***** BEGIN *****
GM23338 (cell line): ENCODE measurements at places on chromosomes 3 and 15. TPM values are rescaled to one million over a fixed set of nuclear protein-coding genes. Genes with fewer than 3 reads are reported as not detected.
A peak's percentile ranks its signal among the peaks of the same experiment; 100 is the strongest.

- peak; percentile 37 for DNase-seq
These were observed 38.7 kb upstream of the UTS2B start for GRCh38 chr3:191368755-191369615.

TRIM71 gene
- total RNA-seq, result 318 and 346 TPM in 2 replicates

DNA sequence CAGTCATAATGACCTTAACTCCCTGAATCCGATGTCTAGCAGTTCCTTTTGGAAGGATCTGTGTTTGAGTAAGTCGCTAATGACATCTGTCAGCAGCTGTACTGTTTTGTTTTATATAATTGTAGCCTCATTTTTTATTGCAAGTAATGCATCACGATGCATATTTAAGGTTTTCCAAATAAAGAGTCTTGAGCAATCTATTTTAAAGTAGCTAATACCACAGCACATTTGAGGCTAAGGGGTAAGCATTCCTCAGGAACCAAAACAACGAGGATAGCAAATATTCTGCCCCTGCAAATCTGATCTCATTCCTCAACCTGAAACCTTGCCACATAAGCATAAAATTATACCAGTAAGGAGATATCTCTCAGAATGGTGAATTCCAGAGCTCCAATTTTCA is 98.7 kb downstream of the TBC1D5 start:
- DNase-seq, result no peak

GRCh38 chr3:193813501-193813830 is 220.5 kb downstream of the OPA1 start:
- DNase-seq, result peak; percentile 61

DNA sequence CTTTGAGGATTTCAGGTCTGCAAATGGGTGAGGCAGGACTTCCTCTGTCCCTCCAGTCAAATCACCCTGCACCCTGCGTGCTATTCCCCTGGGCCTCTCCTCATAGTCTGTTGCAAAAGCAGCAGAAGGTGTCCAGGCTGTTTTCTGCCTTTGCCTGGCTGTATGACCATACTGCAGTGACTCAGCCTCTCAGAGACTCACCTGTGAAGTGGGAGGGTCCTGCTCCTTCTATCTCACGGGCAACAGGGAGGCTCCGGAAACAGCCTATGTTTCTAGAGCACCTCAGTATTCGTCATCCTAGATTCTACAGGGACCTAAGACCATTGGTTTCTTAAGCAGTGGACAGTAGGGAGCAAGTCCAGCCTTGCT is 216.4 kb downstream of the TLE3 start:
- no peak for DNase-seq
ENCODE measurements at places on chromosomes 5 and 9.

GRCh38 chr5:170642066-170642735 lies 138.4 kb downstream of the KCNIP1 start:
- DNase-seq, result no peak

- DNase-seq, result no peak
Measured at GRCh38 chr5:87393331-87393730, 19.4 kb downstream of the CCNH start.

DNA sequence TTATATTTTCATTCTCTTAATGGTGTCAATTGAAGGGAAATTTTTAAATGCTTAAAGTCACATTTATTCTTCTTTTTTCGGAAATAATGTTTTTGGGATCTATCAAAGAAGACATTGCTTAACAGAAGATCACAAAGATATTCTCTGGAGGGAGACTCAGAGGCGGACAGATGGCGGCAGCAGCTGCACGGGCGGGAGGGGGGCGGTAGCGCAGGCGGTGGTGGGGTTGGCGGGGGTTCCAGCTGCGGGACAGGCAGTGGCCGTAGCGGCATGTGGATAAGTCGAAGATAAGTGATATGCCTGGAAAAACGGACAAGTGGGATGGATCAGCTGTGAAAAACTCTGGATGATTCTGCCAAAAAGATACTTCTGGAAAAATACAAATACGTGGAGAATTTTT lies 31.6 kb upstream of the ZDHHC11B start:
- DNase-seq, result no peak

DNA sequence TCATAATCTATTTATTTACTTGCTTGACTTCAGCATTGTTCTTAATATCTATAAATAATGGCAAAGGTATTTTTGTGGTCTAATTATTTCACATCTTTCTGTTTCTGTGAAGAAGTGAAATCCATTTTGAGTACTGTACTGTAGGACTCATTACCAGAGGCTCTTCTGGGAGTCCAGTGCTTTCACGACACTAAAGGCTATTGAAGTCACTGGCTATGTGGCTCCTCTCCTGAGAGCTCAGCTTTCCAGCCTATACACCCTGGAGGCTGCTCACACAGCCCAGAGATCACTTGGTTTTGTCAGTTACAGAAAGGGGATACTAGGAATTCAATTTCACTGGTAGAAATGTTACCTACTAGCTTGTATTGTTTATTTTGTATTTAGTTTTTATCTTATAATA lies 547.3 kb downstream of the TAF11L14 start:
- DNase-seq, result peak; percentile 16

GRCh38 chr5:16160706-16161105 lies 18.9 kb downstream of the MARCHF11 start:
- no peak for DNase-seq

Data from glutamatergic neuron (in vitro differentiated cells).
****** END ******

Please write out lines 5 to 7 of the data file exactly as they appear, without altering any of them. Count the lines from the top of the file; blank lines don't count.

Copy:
TRIM71 gene
- total RNA-seq, result 318 and 346 TPM in 2 replicates

DNA sequence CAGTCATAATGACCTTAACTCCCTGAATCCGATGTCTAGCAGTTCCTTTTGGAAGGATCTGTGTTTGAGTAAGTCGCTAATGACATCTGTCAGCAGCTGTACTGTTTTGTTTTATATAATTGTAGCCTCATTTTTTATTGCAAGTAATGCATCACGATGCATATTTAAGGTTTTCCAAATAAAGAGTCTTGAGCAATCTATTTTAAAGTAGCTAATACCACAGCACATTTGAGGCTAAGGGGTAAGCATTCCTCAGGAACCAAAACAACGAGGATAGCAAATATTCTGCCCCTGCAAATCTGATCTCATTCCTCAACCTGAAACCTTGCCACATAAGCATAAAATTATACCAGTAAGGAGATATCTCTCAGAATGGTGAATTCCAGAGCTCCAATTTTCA is 98.7 kb downstream of the TBC1D5 start: